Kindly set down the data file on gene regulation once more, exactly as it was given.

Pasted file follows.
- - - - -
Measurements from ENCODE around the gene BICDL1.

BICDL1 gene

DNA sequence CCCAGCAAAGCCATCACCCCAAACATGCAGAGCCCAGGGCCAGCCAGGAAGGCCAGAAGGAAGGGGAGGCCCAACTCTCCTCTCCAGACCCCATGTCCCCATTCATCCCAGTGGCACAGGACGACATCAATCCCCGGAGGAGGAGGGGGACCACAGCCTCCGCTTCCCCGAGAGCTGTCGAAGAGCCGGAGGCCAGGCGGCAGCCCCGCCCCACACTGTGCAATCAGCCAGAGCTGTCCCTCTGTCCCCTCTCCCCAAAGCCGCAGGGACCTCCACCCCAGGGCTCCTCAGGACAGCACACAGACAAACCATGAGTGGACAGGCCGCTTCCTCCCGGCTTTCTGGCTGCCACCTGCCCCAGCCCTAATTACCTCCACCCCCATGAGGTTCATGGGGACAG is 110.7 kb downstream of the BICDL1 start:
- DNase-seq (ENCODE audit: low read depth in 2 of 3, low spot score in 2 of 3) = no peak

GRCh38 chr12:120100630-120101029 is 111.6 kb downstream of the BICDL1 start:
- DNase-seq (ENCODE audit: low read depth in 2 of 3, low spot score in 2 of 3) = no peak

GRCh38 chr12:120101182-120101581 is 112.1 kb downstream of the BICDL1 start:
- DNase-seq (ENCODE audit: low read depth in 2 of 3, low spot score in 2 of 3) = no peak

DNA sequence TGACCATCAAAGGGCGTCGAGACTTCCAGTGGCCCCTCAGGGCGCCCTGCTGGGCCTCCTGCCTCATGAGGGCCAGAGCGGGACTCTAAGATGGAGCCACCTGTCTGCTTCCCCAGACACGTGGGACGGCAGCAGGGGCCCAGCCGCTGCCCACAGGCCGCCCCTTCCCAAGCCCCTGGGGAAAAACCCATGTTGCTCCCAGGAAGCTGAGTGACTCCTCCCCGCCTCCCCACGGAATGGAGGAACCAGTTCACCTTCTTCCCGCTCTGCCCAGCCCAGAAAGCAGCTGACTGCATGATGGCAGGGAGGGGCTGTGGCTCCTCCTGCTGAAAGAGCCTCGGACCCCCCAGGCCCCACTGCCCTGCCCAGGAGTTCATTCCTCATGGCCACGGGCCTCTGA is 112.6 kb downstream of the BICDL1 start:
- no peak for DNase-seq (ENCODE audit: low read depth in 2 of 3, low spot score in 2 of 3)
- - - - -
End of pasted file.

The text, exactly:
Measurements from ENCODE around the gene BICDL1.

BICDL1 gene

DNA sequence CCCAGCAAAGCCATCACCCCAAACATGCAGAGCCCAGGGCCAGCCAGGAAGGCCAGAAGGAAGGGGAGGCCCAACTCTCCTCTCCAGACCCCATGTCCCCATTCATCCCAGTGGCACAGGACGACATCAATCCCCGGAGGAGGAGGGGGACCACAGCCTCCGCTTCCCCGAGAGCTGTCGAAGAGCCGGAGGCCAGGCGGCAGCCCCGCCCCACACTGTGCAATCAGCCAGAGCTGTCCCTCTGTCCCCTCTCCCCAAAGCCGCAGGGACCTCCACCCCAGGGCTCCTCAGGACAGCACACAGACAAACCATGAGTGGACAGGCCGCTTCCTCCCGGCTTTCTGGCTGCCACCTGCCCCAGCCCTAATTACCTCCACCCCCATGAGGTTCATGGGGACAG is 110.7 kb downstream of the BICDL1 start:
- DNase-seq (ENCODE audit: low read depth in 2 of 3, low spot score in 2 of 3) = no peak

GRCh38 chr12:120100630-120101029 is 111.6 kb downstream of the BICDL1 start:
- DNase-seq (ENCODE audit: low read depth in 2 of 3, low spot score in 2 of 3) = no peak

GRCh38 chr12:120101182-120101581 is 112.1 kb downstream of the BICDL1 start:
- DNase-seq (ENCODE audit: low read depth in 2 of 3, low spot score in 2 of 3) = no peak

DNA sequence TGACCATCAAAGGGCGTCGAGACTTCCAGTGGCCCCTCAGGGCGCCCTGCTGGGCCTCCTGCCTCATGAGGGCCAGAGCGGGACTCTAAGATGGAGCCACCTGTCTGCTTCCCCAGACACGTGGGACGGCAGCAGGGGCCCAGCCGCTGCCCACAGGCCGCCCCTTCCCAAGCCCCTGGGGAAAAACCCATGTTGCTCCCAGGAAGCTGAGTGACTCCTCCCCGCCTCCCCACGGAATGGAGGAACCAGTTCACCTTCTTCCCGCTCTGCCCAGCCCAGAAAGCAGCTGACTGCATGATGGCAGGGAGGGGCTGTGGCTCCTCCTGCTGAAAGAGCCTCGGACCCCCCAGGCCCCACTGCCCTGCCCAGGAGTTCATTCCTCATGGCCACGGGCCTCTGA is 112.6 kb downstream of the BICDL1 start:
- no peak for DNase-seq (ENCODE audit: low read depth in 2 of 3, low spot score in 2 of 3)